A slick smile spread across my lips.
Perusing the shelves, I located the standard dry goods along with brown sugar and cinnamon - two very traditional components for any dessert involving maple - and began the mise en place. I carefully measured and gently compacted the sugar, which landed solidly over the softened butter in a large mixing bowl as it is apt to do. I was conversely lax with the measurement of the cinnamon which, after generously scooping out a mound of the powdered comfort, dusted a familiar pattern over the flour in the dry-goods bowl.
Earlier in the week, I had told P - quite definitely, mind you - that I would be baking his birthday cake sometime over the weekend. And now, on a Tuesday, after placing the rounds in the oven and consulting my watch, I knew I would need to formulate some sort of excuse as to why I wasn't around that evening if I planned on keeping the whole "early cake" thing a surprise. I had, of course, gone to the mall to shop for birthday presents. Right? Not exactly smooth, but completely legit, yes?
And on Wednesday evening when I disappeared to frost the cake? Well I'd, of course, gone to Meijer with my brother to search for a better cable converter box for the TV he brought my roommate and I. (As a side note here, I just want to say that my brother drove me to the bakery and sat there, patiently waiting, while I frosted the cake. Isn't that awesome of him?)
Around 10PM on Wednesday, the finished cake was delivered to S's and Z's apartment (Again, thanks to the bro!). Neatly topping it with 21 tall multi-colored candles, S and I discussed the details of the surprise party that she was going to orchestrate the following evening. I explained that I would contact her when P and I were walking home from dinner so they, along with a few other friends, could be ready.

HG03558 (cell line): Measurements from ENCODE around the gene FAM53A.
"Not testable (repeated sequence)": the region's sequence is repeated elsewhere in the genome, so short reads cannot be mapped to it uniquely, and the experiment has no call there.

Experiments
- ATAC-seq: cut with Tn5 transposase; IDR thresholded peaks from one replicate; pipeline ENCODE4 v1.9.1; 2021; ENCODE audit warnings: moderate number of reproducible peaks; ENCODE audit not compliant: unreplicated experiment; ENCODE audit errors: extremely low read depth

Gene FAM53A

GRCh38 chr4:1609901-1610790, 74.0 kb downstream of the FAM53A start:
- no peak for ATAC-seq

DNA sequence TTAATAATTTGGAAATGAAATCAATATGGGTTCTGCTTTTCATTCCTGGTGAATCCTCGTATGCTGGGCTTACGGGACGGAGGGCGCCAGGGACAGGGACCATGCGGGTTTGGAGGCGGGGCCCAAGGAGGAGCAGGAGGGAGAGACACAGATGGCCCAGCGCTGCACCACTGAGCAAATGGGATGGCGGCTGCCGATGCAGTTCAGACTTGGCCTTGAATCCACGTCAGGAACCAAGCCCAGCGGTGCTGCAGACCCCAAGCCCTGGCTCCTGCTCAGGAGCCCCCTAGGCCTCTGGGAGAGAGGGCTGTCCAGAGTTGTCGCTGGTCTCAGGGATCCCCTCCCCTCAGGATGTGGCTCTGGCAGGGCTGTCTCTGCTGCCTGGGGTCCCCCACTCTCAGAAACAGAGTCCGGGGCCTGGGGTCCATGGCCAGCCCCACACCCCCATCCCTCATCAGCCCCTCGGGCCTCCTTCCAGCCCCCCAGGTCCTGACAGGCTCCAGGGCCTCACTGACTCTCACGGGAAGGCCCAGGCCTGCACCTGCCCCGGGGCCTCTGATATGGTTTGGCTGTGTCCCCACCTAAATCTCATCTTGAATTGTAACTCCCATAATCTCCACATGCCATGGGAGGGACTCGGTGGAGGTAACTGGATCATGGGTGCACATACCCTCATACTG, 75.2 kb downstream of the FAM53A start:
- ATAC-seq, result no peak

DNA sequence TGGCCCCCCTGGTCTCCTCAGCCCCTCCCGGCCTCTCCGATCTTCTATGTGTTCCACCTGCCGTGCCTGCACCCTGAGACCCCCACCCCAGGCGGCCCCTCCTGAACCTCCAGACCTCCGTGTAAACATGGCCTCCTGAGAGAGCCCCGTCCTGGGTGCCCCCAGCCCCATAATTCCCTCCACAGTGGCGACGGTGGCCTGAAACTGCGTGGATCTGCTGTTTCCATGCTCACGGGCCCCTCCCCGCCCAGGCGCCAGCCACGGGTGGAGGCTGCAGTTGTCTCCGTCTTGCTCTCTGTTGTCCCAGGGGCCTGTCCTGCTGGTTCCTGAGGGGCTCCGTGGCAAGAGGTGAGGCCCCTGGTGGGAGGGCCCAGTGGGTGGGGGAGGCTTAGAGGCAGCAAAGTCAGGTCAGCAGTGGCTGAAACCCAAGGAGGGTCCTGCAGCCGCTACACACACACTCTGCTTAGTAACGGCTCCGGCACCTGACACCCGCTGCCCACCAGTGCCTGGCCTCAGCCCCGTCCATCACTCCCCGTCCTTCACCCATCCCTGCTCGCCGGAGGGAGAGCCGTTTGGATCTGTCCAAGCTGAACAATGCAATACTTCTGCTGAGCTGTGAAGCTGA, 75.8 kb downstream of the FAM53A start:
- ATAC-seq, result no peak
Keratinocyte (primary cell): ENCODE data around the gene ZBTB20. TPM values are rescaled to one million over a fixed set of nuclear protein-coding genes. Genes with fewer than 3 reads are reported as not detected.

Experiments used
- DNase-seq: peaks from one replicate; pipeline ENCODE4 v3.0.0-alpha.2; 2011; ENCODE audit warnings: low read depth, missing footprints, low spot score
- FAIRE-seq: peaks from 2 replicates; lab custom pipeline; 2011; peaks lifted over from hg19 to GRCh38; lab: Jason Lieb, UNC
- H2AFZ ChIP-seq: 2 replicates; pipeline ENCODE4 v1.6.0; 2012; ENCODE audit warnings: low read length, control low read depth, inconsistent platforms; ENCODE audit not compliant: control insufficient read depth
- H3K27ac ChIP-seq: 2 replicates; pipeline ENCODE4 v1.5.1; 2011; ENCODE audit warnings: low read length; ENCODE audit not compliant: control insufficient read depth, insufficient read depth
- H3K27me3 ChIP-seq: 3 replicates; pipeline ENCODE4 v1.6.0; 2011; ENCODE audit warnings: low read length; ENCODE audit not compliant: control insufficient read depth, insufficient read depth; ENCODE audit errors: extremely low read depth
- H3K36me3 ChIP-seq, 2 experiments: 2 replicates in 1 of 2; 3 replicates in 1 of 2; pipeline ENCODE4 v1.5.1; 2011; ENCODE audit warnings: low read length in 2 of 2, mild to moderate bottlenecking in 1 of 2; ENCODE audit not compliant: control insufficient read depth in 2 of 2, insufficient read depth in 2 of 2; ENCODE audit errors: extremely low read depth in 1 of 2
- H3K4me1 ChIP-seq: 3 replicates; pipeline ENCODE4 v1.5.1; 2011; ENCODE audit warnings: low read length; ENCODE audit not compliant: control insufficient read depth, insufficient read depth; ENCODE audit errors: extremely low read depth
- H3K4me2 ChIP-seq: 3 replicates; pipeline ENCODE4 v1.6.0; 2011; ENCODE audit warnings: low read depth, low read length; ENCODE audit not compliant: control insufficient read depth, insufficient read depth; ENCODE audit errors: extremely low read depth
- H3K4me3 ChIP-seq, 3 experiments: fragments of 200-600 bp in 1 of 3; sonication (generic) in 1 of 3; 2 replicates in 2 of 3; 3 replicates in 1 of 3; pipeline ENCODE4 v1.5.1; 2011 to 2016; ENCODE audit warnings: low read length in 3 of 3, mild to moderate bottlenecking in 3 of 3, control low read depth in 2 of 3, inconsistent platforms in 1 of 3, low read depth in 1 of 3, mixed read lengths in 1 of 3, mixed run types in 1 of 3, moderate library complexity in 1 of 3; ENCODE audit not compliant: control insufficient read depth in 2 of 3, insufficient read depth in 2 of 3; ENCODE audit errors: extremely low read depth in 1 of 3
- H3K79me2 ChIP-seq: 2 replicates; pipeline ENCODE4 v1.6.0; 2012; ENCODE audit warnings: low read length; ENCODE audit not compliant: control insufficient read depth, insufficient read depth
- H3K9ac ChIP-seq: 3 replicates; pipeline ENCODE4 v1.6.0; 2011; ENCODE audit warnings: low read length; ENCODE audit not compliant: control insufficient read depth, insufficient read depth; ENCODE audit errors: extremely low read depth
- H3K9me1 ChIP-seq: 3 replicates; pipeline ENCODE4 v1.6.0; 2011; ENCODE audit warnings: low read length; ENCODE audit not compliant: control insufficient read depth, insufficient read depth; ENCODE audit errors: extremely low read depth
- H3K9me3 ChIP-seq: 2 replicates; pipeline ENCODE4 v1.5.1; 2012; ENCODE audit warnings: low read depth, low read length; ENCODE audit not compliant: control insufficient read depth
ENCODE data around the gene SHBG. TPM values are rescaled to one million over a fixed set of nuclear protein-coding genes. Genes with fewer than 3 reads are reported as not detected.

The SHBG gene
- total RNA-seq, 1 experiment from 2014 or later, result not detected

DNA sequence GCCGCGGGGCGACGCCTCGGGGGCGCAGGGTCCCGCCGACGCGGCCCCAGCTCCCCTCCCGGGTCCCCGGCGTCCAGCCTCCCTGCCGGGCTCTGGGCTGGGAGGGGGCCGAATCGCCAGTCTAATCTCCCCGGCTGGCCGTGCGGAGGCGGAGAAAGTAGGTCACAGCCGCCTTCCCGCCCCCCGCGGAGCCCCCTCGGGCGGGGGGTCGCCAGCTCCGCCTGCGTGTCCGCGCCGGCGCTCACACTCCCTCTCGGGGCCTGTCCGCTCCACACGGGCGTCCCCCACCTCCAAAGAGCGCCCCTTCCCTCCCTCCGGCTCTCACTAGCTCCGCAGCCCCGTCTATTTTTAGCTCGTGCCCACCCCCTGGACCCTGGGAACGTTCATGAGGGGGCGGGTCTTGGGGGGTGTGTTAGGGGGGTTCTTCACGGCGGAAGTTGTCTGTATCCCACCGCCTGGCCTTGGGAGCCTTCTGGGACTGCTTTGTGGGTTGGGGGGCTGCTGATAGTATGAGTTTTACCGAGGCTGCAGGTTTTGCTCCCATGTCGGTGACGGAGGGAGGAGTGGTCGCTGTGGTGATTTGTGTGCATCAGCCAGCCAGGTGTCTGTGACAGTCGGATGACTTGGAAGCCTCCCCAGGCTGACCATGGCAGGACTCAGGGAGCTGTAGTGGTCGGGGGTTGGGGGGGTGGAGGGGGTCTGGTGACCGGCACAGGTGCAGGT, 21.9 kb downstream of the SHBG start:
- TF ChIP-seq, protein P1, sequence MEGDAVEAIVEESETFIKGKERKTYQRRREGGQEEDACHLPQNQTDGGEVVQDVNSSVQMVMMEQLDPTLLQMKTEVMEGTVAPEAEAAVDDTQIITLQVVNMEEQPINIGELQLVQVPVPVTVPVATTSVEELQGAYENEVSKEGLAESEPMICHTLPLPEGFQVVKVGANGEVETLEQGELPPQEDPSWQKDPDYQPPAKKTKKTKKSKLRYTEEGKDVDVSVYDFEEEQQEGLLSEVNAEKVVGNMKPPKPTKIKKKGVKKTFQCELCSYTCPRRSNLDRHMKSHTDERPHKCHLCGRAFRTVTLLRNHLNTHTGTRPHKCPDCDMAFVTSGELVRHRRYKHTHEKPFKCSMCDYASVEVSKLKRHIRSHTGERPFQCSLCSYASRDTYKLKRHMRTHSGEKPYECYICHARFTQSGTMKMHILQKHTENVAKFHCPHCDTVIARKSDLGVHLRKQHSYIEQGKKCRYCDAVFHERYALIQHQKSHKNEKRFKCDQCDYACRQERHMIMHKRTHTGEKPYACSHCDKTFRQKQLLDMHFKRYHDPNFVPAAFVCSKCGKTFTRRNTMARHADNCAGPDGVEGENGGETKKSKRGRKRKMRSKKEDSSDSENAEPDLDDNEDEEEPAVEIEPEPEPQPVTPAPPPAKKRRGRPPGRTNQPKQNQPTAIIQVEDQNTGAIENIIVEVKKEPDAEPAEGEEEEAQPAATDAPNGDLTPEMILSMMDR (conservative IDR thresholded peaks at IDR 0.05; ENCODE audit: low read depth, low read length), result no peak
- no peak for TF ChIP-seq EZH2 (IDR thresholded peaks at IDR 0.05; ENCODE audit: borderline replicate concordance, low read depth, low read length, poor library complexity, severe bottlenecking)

P seemed completely oblivious (I mean that in the nicest way possible!), but apparently I was acting a little strangely on Thursday before dinner and he figured out our little plot! Gr!
This cake has been in the forefront of my mind for weeks. The combination of maple and peanut butter was surprising to a few people, but far from outlandish. I likened it to peanut butter and honey to quell the doubt of the nonbelievers, but there weren't many people that I truly had to convince. But why this combo? Easy; on the days when the cafeteria is serving a particularly crappy meal for breakfast, P sometimes opts for a waffle, which he tops with a combination of maple syrup and peanut butter (microwaved and mixed together, of course). So one morning, when asked which kind of cake he'd like for his birthday, P toyed idly with his mug and said simply, "something with coffee. Or peanut butter." Guess which I chose?
He makes it too easy.
By the way, I wouldn't recommend combining coffee and peanut butter. It's not very tasty.... :P
Maple Cake, adapted from Sky High
2 c (250 g) cake flour
1 1/2 tsp cinnamon (or more!)
1 tsp soda
1/2 tsp salt
1 c (237 ml) grade A maple syrup
2/3 c (156 ml) milk room temp
1/2 c (118 g) butter, room temp
3/4 c (107 g) brown sugar
1 egg, room temp
Preheat the oven to 325F (160C) and grease/line two six inch cake pans.
Sift together the dry ingredients in a small bowl. Set aside.
Combine the maple syrup and milk in another small bowl and set aside.
Cream the butter and sugar. Beat in the egg. Add the wet and dry ingredients in two parts each, beginning with the dry. Alternate and scrape the bowl between each addition. Pour into prepared pans and bake 20-25 minutes or until a toothpick inserted into the cake comes out clean.
Peanut Butter Italian Meringue Buttercream via Martha Stewart
For step-by-step directions for making Italian Meringue Buttercream, please click here!
1 1/4 (248 g) cups sugar
2/3 c (156 ml) water
5 large egg whites, room temp
2 c (236 g) butter, cubed at room temp
Peanut butter, to taste
Bring sugar and 2/3 c (156 ml) water to a boil. Boil until syrup reaches 238F (114C) (soft ball stage).
Meanwhile, beat the egg whites on low speed until foamy in a stand mixer. and beat on medium-high speed until stiff but not dry; do not overbeat! You have to be careful with your timing on this. I usually start beating the eggs when the temp of the sugar is around 228F (109C).
With mixer running, add syrup to whites in a stream being careful not to hit the beaters or the walls of the bowl. Beat on high speed until no longer steaming, about 3 minutes. Add butter piece by piece, beating until it's fully incorporated. Add the peanut butter and whip 2 minutes more.